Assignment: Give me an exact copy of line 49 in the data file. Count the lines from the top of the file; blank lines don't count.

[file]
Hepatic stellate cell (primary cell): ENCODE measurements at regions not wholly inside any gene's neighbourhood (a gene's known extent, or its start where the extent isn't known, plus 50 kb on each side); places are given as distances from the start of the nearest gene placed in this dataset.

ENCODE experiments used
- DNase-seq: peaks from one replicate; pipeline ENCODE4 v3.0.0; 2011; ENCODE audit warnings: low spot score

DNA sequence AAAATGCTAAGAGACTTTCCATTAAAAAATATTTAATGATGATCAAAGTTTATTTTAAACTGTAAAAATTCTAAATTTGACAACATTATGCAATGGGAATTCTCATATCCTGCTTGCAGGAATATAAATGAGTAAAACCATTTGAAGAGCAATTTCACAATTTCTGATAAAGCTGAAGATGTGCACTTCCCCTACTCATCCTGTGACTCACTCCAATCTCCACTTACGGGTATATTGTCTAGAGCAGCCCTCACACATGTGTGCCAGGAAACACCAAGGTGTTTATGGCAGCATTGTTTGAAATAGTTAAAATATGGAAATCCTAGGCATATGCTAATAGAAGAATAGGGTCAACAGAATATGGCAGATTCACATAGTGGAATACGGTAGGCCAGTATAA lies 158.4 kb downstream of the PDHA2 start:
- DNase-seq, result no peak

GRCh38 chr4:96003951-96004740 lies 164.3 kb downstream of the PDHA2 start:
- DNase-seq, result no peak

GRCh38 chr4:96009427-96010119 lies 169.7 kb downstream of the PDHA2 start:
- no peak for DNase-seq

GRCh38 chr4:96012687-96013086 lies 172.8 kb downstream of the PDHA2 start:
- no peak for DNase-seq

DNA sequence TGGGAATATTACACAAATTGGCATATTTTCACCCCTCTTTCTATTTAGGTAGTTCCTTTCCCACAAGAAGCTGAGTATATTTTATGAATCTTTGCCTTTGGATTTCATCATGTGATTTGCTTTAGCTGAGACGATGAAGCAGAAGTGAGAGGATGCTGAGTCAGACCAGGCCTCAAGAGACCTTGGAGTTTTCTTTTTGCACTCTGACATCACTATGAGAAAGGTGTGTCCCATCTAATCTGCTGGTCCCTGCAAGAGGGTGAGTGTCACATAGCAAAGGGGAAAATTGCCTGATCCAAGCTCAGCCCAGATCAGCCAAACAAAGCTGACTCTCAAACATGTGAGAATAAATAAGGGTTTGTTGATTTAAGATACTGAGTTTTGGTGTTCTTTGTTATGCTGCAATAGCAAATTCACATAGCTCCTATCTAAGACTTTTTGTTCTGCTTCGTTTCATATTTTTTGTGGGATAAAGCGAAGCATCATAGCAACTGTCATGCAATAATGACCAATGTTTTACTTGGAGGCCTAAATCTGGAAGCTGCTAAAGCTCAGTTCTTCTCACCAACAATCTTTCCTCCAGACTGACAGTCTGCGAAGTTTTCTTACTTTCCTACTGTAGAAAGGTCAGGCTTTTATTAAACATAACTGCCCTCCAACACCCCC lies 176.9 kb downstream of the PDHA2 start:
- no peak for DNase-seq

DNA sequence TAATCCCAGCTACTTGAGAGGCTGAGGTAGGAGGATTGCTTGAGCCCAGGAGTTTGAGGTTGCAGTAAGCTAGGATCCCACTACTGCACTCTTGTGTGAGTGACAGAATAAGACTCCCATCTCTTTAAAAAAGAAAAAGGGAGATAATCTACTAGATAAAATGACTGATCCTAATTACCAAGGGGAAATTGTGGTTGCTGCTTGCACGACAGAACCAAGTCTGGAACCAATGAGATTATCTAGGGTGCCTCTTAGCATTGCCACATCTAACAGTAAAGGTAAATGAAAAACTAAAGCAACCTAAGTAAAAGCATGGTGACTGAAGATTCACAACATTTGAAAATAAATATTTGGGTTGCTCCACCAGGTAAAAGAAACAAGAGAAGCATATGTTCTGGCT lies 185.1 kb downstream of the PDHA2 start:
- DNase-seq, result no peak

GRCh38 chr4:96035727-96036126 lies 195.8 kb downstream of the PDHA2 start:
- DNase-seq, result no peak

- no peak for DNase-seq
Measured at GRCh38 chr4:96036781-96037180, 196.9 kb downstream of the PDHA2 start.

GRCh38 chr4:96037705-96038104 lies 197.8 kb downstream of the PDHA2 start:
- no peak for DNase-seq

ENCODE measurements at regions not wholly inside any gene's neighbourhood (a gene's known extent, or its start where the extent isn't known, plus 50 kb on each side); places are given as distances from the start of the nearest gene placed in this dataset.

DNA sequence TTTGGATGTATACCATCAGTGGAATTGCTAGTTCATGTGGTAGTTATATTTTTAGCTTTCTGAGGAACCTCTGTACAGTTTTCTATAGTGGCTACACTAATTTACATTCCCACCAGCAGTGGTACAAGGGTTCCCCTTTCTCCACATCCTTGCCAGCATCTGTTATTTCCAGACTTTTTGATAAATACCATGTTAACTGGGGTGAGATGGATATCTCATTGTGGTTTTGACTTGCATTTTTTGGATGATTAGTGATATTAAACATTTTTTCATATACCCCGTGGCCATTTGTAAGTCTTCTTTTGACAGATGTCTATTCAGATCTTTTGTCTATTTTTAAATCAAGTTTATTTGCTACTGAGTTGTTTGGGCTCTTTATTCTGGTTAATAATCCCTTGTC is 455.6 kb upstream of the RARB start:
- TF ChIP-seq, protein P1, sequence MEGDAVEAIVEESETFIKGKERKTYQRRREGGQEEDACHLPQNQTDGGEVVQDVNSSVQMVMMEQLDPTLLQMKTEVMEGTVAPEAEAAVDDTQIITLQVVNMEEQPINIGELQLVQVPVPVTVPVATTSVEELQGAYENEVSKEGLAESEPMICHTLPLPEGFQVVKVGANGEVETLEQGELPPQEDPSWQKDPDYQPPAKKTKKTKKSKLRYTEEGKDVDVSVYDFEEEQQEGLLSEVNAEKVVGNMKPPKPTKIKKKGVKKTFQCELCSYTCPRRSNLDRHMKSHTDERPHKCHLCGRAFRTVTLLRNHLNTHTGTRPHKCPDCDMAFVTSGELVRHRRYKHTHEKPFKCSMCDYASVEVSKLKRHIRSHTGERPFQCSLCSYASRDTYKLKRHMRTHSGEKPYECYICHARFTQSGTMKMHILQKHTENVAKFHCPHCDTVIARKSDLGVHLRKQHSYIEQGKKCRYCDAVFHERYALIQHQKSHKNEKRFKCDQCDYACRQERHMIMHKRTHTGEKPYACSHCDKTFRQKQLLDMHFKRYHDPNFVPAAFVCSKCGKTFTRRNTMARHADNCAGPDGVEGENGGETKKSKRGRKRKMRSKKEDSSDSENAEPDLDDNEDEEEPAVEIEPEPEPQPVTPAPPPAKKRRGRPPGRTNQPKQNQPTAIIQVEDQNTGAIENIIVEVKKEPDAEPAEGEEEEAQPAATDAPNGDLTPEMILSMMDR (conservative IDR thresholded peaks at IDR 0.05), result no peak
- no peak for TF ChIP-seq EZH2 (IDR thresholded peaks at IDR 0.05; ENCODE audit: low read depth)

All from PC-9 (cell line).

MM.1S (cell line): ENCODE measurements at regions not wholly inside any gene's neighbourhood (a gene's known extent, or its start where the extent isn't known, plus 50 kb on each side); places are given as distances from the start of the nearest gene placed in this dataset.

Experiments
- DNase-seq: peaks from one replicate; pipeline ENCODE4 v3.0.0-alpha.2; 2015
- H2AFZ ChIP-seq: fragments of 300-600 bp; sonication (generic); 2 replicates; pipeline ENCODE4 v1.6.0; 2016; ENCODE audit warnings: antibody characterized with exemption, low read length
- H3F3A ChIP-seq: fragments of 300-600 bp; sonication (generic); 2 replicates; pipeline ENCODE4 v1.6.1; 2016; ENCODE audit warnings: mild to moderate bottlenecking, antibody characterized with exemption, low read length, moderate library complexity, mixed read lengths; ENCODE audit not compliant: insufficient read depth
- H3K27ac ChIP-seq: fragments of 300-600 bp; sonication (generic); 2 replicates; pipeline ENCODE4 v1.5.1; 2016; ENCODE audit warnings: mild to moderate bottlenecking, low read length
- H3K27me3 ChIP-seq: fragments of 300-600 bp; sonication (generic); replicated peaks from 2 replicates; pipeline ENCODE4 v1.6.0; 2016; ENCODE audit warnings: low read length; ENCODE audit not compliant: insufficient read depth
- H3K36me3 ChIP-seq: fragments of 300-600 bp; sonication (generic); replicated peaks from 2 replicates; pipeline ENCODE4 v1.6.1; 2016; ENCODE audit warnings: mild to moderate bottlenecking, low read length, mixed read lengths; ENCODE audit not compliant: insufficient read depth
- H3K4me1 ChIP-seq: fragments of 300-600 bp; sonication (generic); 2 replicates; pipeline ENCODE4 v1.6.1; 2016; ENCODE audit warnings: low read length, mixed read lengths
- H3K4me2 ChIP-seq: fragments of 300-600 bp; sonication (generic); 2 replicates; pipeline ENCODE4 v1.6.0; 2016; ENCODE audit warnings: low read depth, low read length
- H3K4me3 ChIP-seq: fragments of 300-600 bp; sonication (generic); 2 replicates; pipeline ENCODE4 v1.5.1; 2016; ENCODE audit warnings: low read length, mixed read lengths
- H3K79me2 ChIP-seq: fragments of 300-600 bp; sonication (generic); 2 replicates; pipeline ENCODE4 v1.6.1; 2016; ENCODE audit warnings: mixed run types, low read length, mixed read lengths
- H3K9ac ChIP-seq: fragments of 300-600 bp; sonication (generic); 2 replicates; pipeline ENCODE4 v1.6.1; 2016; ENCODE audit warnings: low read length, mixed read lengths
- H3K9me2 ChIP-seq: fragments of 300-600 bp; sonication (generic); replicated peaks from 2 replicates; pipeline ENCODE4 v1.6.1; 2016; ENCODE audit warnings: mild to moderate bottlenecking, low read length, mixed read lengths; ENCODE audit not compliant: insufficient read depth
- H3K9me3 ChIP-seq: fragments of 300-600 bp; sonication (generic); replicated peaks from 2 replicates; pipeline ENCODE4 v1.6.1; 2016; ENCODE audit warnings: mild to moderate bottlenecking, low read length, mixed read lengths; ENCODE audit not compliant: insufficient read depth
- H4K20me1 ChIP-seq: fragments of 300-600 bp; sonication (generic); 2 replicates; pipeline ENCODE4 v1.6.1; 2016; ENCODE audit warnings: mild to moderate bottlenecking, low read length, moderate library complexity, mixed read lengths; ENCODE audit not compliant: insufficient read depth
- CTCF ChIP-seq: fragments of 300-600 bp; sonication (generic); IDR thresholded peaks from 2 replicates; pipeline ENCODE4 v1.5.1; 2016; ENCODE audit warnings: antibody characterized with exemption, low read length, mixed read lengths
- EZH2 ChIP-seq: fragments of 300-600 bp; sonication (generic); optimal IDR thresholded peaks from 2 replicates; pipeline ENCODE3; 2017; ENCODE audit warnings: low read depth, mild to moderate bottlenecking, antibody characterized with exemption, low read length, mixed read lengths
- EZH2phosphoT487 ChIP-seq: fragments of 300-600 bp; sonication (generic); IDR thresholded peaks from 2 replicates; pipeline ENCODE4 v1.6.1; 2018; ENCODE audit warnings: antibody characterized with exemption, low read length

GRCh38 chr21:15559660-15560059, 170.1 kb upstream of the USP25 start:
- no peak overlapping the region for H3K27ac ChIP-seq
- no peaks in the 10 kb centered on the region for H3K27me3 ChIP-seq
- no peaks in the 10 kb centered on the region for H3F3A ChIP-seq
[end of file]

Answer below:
- no peaks in the 10 kb centered on the region for H3F3A ChIP-seq